Since Thanksgiving is all about going back for seconds, here at the Tribune we thought we'd share some of our best content from our first Tribune Festival held on the campus of The University of Texas at Austin on Sept. 24 and 25.
The festival website is updated with an audio slideshow for each of the panel discussions. Peruse each festival panel listed in the program and watch video albums on our Vimeo site on the each of the subject tracks: keynote addresses, energy and environment, public and higher education, race and immigration, and health and human services.
Below are a few of our suggestions.
For a heated, free-for-all debate, you can't get much better than the "How to Pay for Public Education?" panel. But the most compelling moment for reporter and moderator Reeve Hamilton was University of Texas at El Paso President Diana Natalicio's closing soliloquy on the divide between the haves and the have-nots that came at about the 45-minute mark in our "Can Public Universities Make the Grade?" panel.
Audience members expected fireworks when ousted State Board of Education Chair Don McLeroy, an anti-abortion conservative, asked guest speaker and Planned Parenthood President Cecile Richards, "When does life begin?" Instead, they got laughter. Without missing a beat, Richards responded, "At 30." Watch all the way to the end or you'll miss it.
The water panel, moderated by reporter Kate Galbraith, had a lengthy, in-depth discussion on the drought. The panelists noted that Texas is an urban state. When water is still coming out of the tap, people have a hard time understanding the severity of the drought. Even things as simple as taking children fishing, suggested panelist Andrew Sansom of Texas State University-San Marcos, can help create an awareness of water issues.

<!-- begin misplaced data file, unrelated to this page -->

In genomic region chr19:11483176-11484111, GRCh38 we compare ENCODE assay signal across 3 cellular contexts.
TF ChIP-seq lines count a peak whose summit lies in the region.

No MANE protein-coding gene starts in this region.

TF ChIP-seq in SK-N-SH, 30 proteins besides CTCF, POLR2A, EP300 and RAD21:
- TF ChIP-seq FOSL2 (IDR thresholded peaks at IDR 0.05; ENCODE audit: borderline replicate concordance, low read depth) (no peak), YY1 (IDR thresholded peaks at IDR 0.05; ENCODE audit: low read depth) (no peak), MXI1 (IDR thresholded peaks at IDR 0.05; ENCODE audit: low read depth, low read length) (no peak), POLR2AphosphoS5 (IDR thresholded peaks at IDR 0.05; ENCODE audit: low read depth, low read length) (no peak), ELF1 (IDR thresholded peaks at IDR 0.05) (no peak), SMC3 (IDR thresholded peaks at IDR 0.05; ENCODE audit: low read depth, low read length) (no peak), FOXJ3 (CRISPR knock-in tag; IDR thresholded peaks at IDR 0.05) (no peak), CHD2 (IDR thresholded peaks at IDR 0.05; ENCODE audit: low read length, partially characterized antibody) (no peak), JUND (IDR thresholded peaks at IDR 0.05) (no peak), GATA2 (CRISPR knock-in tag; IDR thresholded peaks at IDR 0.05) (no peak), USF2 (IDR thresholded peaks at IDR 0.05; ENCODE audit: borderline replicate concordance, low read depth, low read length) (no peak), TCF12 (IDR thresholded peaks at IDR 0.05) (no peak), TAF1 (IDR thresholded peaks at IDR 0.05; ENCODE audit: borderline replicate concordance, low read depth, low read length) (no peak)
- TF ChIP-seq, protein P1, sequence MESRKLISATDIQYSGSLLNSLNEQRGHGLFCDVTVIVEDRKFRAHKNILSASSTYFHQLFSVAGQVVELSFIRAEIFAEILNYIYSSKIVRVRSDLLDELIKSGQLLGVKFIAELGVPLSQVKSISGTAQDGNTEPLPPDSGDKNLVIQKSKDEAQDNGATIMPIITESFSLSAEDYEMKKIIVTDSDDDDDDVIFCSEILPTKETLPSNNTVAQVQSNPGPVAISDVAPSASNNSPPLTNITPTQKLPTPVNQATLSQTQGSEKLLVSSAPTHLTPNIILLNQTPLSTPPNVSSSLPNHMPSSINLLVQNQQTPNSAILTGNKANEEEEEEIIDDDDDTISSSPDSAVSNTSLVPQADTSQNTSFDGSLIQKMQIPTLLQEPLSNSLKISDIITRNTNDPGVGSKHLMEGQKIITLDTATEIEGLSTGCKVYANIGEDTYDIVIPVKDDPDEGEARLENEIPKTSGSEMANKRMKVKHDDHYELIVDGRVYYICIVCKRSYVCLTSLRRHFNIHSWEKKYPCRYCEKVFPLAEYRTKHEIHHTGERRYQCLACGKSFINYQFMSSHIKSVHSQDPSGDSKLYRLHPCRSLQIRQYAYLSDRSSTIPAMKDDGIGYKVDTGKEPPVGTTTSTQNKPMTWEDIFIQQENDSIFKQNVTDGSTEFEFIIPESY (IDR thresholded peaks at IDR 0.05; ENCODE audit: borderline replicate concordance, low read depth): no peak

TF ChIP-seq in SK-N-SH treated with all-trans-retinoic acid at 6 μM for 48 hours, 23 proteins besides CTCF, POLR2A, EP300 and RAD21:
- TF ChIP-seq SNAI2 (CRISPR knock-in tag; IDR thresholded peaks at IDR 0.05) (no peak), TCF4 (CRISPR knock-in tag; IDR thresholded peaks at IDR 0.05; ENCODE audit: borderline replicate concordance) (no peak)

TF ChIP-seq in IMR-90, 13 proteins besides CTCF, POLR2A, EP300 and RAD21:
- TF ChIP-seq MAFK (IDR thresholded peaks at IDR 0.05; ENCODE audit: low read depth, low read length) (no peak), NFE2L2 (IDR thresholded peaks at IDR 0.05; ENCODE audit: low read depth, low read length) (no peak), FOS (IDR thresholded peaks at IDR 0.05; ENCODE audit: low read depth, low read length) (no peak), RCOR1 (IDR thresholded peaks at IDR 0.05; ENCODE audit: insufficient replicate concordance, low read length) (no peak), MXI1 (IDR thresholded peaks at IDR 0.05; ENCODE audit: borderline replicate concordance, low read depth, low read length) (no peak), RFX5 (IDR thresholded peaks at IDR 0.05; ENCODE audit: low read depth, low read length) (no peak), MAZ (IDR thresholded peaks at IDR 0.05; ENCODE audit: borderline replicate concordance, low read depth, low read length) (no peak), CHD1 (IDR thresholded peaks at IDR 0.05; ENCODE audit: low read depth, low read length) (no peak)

The audience at the race and immigration panel likely left with the impression that there are two Mexicos after listening to back-to-back presentations by former U.S. Ambassador to Mexico and South Texas native Antonio Garza and Grupo Reforma chief executive officer Alejandro Junco de la Vega. Garza said he feels safe in most parts of Mexico and that the violence is confined to specific areas. In short, he said, Mexico will bounce back. Junco de la Vega presented a much more ominous scenario, and he painted a bleak picture of rampant violence and corruption that he said could eventually lead to Mexico's downfall.
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